May I warn the so called Special Constables that they did not exist in law, when read in isolation, was capable of being interpreted to mean that special constables did not exist. He said, however, that when the paragraph containing that sentence was read as a whole, It would not give two interpretations
the ruling, save that he would now be more careful to quote relevant sections of the law so as not to make the ruling ambiguous and thereby forestalling lawyer's criticism of deficiency in the ruling.
Matters of Church and State. Everything which directly effects the welfare of Church and State is clearly a matter of general public interest. There can be no dispute as to the right of criticism with regard to the policy of the Government, the administration of justice, the proceedings of the legislature, the conduct of the executive in civil and military affairs, and generally the manner in which all those who may be called public servants discharged their duties,
Granted, as Mr Kasonde said, that the demand for an apology went beyond fair comment, I can see nothing in the foregoing passage to ameliorate or alter that position.
In the instant case, it is not seriously disputed that the words complained of were prima facie defamatory of the plaintiff. Indeed, the plaintiff stated in his evidence that, as a result of the publication aforesaid, he was deserted by his friends, except those who were close to him, his only witness, Mr Valentine Kayope, being among them.
728. The latitude of fair comment. In the following passage from his summing-up in Stopes v Sutherland, (4) Lord Hewart C.J., points out the latitude of fair comment:
'What is it that fair comment means? It means this-and I prefer to put it in words which are not my own; I refer to the famous judgment of Lord Esher, M.R. in Merivale v Carson (5): 'Every latitude,' said Lord Esher, 'must be given to opinion and to prejudice, and then an ordinary set of men with ordinary judgment must say [not whether they agree with it, but whether any fair man would have made such a comment....Mere exaggeration, or even gross exaggeration, would not make the comment unfair. However wrong the opinion expressed may be in point of truth, or however prejudiced the writer, it may still be within the prescribed limit. The question which the jury must consider is this-would any fair man, however prejudiced he may be, however exaggerated or obstinate his views, have said that which this criticism has said?' Again, as Bray L., said in R v Russell (6): 'When you come to a question of fair comment you ought to be extremely liberal, and in a matter of this kind-a matter relating to the administration of the licensing laws-you ought to be extremely liberal, because it is a matter on which men's minds are moved, in which people who do know entertain very, very strong language, every allowance should be made in their favour. They must believe what they say, but the question whether they honestly believe it is a question for you to say. If they do believe it, and they are within anything like reasonable bounds, they come within the meaning of fair comment. If comments were made which would appear to you to have been exaggerated, it does not follow that they are not perfectly honest comments.' That is the kind of maxim which you may apply in considering whether that part of this matter which is comment is fair. Could a fair-minded man, holding a strong view, holding perhaps an obstinate view, holding perhaps a prejudiced view-could a fair-minded man have been capable of writing this?-which, you observe, is a totally different question from the question, do you agree with what he has said?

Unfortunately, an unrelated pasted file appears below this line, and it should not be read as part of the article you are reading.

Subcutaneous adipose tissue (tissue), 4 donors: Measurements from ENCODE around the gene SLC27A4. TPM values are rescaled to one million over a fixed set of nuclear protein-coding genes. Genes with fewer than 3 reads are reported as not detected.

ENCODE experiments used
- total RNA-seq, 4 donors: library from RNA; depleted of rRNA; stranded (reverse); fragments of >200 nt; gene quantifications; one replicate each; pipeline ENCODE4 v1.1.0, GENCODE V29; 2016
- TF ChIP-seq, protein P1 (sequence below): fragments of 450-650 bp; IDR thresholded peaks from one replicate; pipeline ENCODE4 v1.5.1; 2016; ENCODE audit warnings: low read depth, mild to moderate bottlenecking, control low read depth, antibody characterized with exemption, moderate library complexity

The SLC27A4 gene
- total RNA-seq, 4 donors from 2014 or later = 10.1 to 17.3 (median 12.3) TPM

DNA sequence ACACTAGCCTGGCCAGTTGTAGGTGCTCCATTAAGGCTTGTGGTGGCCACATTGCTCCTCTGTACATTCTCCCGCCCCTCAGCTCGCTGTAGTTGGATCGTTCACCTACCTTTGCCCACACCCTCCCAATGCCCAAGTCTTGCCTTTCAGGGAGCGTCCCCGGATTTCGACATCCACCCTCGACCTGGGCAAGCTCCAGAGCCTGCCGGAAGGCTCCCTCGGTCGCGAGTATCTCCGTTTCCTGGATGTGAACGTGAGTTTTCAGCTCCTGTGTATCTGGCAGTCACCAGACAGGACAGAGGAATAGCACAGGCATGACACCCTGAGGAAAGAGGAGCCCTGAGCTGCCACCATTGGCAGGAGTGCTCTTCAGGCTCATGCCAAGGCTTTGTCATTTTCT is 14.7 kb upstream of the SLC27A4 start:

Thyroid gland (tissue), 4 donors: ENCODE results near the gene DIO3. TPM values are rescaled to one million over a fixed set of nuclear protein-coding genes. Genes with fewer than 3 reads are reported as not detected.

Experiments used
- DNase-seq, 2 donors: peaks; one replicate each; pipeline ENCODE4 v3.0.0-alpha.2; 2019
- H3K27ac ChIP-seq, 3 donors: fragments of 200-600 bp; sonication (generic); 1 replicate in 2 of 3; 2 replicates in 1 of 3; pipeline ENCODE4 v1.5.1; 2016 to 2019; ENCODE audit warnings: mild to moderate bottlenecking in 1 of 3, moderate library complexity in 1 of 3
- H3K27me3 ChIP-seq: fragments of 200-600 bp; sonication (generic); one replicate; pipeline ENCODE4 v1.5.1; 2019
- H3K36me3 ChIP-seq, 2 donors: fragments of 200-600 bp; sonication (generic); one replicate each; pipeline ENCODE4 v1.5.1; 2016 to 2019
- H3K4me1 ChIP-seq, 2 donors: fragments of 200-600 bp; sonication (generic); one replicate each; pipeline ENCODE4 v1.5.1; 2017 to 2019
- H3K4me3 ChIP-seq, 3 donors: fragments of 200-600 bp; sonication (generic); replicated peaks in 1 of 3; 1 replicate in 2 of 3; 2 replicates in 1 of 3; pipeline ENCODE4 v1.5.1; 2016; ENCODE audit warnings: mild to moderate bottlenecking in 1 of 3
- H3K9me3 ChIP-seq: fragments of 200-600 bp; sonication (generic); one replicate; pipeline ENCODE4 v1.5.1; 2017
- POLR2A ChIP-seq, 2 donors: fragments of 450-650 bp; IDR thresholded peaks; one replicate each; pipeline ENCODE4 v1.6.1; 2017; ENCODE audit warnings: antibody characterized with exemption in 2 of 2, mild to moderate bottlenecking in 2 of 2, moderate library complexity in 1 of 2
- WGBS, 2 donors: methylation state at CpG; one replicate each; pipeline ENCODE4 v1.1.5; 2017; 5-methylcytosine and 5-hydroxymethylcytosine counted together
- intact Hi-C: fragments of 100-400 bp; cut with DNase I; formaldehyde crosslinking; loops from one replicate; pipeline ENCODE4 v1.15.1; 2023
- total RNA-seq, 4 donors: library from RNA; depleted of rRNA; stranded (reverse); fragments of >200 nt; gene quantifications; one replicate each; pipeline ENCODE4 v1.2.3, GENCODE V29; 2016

I now have to decide whether the comment was made fairly. I will start in the reverse order of defendants and consider first the position of the third defendant.
But whether the authority and position of an individual judge or the due administration of justice is concerned, no wrong [is] committed by any member of the public who exercises the ordinary right of criticising in good faith in private or public, a public act done in the seek of justice. The path of criticism is a public way: the wrong headed are permitted to err therein: provided that members of the public abstain from imputing improper motives to those taking part in the administration of justice, and are genuinely exercising a right of criticism and not acting in malice or attempting to impair the administration of justice, they are immune. Justice is not a cloistered virtue: she must be allowed to suffer the scrutiny and respectful, even though outspoken comments of ordinary men.
above, it follows that I would uphold the third defendant's defence of fair comment and dismiss the action against them. In the circumstances of the case, there will be no order as to costs.